PrEP is a vital component to HIV Treatment
Following recent commentary in the Irish media1 regarding the safety of antiretrovirals in the treatment of HIV infection, we invited Dr Paddy Mallon to offer his perspective on the importance of pre-exposure prophylaxis (PrEP) as part of the disease management strategy. Dr Mallon is a consultant in infectious diseases at the Mater Misericordiae University Hospital and Director of the HIV Molecular Research Group at the UCD School of Medicine. He has nearly 20 years experience in the clinical management of people living with HIV in both Dublin and Sydney.
The management of HIV infection has progressed considerably over the past 15 years and the vast majority of people living with HIV in Ireland now access safe and effective treatment that has resulted in many now realising the opportunity to lead healthy lives. To describe modern antiretroviral therapy as ‘highly toxic’ is an irresponsible misrepresentation of facts that could raise unnecessary concerns for those thousands of people in Ireland currently living with HIV.
The drug referred to within the article (Truvada) has formed the backbone of effective therapy for those with HIV for more than a decade and, contrary to what the article suggests, has not been identified as a cause of abnormalities in fat distribution. Similarly, the author asserts that use of Truvada for pre-exposure prophylaxis (PrEP) could be responsible for ‘widespread liver disease among gay populations in 10-15 years’, a statement simply not supported by any evidence; in fact one component of Truvada (tenofovir DF) is actually used internationally to treat hepatitis B.
With regards to use of PrEP, the author suggests that additional information is required on long-term side effects and its effectiveness before we should consider its use in Ireland. In fact, the European Medicines Agency approved use of Truvada in HIV prevention based on a wealth of data in this area, including two large European clinical trials that both demonstrated that adding PrEP to existing prevention strategies (such as increased testing and use of condoms) resulted in a further 85% reduction in HIV transmission, with no unexpected safety signals, has been available for general use in the US for several years and is increasingly being introduced by other governments in Europe.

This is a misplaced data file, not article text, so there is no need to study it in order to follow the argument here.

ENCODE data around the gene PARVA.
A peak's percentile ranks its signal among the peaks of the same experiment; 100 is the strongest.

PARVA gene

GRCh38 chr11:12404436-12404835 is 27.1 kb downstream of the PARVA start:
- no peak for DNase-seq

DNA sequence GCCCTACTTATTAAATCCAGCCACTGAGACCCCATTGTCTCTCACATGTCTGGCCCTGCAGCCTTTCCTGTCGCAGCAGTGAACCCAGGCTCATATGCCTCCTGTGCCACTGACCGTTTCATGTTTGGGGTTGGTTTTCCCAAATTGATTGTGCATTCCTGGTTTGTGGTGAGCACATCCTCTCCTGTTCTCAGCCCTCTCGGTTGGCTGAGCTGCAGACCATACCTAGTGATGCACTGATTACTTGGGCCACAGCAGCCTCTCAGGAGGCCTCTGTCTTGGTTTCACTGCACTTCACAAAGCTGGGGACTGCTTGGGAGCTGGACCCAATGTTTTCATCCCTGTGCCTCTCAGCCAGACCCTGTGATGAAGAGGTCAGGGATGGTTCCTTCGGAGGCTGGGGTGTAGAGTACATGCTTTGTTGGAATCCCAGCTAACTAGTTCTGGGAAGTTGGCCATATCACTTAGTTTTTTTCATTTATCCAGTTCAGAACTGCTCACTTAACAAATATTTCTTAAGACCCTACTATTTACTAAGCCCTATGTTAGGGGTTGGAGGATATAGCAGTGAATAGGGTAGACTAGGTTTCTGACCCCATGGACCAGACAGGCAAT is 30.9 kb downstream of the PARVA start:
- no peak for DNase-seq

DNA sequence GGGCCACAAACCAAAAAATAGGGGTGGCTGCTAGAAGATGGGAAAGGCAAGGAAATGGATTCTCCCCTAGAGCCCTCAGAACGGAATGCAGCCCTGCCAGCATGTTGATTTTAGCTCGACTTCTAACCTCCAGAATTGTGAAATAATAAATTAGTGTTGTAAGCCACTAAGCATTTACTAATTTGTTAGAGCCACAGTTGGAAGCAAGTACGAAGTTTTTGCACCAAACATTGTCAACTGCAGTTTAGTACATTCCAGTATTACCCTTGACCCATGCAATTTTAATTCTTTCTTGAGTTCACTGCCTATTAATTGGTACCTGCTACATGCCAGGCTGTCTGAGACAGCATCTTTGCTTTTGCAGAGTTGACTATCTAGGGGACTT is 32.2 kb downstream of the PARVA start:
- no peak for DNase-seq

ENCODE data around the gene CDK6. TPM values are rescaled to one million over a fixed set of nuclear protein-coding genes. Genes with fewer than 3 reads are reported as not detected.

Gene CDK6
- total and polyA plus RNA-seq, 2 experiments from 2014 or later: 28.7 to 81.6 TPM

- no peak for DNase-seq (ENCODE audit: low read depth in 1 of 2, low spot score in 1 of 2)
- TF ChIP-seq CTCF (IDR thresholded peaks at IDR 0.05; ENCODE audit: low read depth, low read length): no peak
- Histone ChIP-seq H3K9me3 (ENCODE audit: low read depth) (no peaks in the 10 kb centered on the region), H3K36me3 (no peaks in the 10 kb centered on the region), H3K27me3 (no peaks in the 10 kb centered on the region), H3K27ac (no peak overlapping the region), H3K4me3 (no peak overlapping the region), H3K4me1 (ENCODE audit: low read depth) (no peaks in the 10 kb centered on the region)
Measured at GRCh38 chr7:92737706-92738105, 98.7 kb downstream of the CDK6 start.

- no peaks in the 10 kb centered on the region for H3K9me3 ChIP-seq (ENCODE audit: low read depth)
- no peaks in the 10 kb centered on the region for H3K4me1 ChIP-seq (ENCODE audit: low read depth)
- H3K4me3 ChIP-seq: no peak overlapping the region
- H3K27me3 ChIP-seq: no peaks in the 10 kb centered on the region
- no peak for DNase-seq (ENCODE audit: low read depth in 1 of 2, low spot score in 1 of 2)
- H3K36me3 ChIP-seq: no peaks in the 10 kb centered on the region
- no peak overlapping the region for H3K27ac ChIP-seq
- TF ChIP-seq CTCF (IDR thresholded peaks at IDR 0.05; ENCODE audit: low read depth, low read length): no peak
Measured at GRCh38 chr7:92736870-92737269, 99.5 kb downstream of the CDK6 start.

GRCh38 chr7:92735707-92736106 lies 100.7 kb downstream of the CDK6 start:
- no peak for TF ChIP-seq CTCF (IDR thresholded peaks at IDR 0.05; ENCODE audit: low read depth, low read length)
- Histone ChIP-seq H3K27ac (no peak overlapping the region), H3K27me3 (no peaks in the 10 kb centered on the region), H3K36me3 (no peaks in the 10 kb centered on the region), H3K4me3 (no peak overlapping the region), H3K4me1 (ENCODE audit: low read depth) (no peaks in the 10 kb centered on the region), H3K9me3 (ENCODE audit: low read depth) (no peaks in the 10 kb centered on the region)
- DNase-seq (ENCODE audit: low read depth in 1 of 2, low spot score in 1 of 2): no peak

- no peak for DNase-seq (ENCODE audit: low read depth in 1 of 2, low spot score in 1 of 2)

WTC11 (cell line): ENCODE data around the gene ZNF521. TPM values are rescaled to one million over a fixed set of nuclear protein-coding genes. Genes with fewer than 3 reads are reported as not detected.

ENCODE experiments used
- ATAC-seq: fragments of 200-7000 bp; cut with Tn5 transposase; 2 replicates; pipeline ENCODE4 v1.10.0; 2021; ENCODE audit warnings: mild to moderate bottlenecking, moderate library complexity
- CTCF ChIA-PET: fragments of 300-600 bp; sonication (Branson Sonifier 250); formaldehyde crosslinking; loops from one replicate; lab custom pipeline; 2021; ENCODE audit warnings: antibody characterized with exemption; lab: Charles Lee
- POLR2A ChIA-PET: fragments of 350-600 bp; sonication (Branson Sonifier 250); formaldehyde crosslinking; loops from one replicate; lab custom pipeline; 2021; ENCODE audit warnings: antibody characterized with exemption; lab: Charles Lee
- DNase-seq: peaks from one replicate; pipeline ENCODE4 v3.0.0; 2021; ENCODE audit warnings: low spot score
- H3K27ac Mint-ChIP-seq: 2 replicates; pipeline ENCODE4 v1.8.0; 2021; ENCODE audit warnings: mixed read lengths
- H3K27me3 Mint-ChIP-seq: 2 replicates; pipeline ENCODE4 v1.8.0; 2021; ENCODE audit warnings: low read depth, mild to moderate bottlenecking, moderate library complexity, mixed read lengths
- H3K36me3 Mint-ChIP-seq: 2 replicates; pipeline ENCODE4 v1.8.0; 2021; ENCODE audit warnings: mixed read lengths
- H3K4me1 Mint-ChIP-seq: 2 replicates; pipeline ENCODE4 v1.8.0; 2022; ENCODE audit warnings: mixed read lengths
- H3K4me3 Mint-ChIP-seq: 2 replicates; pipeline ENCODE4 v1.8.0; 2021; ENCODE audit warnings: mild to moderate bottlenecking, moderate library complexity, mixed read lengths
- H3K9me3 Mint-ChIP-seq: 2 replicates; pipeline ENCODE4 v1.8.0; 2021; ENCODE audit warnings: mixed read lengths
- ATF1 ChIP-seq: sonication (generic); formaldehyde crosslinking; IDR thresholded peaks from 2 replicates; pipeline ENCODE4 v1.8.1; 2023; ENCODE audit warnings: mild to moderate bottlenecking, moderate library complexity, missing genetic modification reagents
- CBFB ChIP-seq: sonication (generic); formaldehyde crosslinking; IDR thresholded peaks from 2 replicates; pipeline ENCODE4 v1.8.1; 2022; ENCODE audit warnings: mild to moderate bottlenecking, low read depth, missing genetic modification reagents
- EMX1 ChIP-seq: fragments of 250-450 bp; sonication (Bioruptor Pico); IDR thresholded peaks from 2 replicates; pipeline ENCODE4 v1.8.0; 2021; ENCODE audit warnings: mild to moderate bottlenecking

With 2016 data from the Health Protection Surveillance Centre showing new HIV diagnoses in Ireland exceeding 500 for the first time in many years, there is clearly an urgent need for better HIV prevention in the Irish setting.
Contrary to the author’s perception, in the two decades that I have been involved in HIV care, both in Dublin and in Sydney, I have never seen the gay, lesbian and transgendered community more engaged in taking responsibility for their own sexual health, through their vocal and active lobbying for access to the range of prevention tools that have been clearly shown internationally to be safe, acceptable and effective at reducing the risk of HIV transmission.
I think we all need to recognise that use of fear-based education as a public health tool in sexual health simply has not worked in Ireland, as reflected not only by rising HIV notifications but also increased gonorrhoea diagnoses among younger women and the ongoing problem with high rates of syphilis. The time really has come for the government to take some meaningful action based on the wealth of evidence that is already available.
Whilst I welcome dialogue and discussion on use of PrEP in HIV prevention in Ireland, including discussion about the current realities of condom use within the population in general, opinions should be based on accurate facts.
Dr Mallon is Director of the HIV Molecular Research Group at the UCD School of Medicine and consultant in infectious diseases at the Mater Misericordiae University Hospital. This article was written in response to an opinion piece by Derek Byrne published by the Irish Times.
1. Anti-HIV Drug removes personal responsibility, Derek Byrne, Irish Times Opinion & Analysis, 21st April 2017